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Severn's flood, “ IVho then, affrighted,” &c. Dr Johnson has very fairly vindicated the propriety of this passage, though in doing so he has furnished a conspicuous instance of the capriciousness, sometimes, of his critical decisions, for, if the Severn may justly be personified or have a tutelary power bearing his name, there can be no reason why the Thames should not have the same privilege; yet the Doctor has been very sarcastic upon Mr. Gray for invoking “Father Thames,” in the Ode on a Distant Prospect of Eton College. 223. “ I tell thee he durst,” &c.
“I tell thee" seems to be a clumsy interpolation, burthensome to the measure and useless to the sense.
“ Art not asham'd ?” &c.
Something is wanting to the measure, which Mr. Capel endeavoured to supply: “ Art not asham'd to say't? but, sirråh, hence
forth.” 227. “ Did gage them both,” &c.
“To gage,” at least with a note of contraction, might well stand here for to “engage;" but does not the expression refer to chivalry ? and imply that these men had “ laid down their nobility, &c.” as a gage or pledge to support the cause of the usurper ? 228. “ Disdain'd contempt."
" Disdain’d,” says Dr. Johnson, for “ disdainful;" but so it might as well have been“ disdainful disdain,” or contemptuous contempt. The sense, I believe, is contempt that is repelled with equal contempt or disdain. “To o'er-walk a current, roaring loud, ' On the unsteadfast footing of a spear."
This is a strange image of an action that does not appear to have been ever practised, or to be practicable. 229. “
An easy leap, “ To pluck bright honour from the pale
fac'd moon.” D. Johnson, I think, has well defended this sally of Hotspur : but, says Mr. T. Warton, it is probably a passage from some bombast play, and afterwards used as a common burlesque phrase for attempting impossibilities. I believe neither that learned critic nor Mr Steevens will find many readers agreeing with hiin in fancying a probability that our poet would designedly put into the mouth of the noble Percy, at a time like this, a speech of boastful nonsense and extravagant burlesque. 232. “ All studies here I solemnly defy.”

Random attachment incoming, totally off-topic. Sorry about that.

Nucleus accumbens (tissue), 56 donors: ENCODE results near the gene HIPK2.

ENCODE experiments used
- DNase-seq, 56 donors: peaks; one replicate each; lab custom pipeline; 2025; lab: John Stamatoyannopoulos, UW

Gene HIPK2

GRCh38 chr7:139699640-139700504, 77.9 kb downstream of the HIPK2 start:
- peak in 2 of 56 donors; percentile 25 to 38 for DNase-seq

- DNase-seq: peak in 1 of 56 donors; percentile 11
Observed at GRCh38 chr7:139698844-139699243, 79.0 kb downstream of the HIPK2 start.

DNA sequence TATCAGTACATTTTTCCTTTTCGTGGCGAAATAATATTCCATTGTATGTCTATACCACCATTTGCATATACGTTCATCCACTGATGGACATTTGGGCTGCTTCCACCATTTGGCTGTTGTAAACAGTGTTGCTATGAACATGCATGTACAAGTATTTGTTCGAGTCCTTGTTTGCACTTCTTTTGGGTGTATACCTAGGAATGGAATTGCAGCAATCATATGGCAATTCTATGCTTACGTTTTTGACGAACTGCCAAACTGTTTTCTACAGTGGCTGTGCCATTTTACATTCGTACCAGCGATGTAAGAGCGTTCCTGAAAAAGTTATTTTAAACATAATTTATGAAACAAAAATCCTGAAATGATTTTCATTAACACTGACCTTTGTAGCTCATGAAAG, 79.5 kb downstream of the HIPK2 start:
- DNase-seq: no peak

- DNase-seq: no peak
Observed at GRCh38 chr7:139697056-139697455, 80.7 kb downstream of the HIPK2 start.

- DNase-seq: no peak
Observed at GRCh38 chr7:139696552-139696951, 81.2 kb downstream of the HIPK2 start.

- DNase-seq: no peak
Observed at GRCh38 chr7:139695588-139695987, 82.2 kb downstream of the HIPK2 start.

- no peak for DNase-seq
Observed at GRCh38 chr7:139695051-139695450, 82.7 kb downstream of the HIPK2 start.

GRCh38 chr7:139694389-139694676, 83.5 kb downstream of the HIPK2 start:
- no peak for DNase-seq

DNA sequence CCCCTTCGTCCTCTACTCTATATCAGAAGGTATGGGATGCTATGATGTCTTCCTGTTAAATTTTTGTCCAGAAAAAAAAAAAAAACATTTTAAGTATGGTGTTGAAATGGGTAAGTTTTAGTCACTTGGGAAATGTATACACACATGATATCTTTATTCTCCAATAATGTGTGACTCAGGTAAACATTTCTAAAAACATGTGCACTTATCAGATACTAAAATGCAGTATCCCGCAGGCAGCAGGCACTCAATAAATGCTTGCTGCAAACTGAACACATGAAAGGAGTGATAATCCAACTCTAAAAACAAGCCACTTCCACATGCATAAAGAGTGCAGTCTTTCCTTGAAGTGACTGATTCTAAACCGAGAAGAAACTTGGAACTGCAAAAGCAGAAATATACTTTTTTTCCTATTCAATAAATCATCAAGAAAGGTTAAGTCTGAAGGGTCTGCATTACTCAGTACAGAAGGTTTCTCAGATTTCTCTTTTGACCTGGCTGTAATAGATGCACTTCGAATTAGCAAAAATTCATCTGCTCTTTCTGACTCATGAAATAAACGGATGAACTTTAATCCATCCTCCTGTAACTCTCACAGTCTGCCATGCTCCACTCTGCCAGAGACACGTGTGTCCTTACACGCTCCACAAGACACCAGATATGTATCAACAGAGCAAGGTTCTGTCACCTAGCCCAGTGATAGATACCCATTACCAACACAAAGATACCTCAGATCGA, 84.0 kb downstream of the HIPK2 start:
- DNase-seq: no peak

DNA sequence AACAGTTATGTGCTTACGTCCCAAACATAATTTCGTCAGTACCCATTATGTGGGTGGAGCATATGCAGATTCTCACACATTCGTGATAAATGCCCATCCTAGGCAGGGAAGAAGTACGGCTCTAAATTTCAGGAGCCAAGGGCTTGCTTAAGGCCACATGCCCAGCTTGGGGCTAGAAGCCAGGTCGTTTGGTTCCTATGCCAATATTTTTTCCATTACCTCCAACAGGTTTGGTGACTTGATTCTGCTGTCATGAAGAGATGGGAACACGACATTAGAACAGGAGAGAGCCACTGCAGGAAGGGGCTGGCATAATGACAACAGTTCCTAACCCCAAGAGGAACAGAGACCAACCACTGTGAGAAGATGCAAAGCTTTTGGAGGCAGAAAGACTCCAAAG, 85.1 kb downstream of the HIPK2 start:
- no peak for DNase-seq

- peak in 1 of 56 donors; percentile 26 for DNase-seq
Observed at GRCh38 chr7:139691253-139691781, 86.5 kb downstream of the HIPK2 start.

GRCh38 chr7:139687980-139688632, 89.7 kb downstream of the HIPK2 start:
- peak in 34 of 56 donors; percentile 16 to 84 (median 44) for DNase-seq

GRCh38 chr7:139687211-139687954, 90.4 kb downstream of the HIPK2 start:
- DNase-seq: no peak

" Defy," says Mr. Steevens, is “ refuse;"' but it is rather “renounce,” disclaim with vehemence, abjure, as in Romeo and Juliet:
“I do defy thy conjurations.” 233.“ Wasp-stung."
I have always thought, with Mr. Capel and Mr. Malone, that “ wasp-tongue," the reading of the second quarto, is right:-had Hotspur himself been the speaker, he might naturally have said, in justification of his impatience, that he was wasp-stung, as he afterwards says he is “ stung with pismires ;” and even if Northum, berland had supposed his son to be so uncomfortably assailed, there would be no reason to wonder at his restlessness; but Hotspur is reproached for being irritated without any sufficient cause, and from the mere caprice and petulance of his temper, and thus he is called “ wasp-tongue," as Brutus says to Cassius : “I'll use you for my mirth, yea, for my laughter, “ When you are waspish.”